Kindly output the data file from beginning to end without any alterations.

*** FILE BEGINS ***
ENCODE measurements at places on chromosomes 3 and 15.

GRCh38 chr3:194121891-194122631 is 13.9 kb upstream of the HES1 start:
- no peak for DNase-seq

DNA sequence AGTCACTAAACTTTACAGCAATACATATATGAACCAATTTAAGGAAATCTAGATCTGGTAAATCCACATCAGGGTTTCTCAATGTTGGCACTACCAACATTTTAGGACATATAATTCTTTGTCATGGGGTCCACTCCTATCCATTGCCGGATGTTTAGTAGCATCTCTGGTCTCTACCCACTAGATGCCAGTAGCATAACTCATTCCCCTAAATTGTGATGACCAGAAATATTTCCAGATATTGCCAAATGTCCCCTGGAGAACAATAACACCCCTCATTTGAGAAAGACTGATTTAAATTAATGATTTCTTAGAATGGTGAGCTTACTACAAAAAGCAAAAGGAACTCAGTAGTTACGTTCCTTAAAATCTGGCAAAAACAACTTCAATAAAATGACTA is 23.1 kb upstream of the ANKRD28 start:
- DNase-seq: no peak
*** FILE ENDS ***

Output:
ENCODE measurements at places on chromosomes 3 and 15.

GRCh38 chr3:194121891-194122631 is 13.9 kb upstream of the HES1 start:
- no peak for DNase-seq

DNA sequence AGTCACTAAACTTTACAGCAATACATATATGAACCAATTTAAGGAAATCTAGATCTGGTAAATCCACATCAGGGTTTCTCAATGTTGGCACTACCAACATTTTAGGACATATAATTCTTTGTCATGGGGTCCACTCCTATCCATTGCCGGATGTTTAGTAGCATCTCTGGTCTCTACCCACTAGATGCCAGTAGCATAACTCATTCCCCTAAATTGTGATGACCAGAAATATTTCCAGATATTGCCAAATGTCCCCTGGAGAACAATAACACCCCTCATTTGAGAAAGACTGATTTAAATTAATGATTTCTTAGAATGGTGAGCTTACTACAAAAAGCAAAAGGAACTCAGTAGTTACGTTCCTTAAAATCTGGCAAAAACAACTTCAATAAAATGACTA is 23.1 kb upstream of the ANKRD28 start:
- DNase-seq: no peak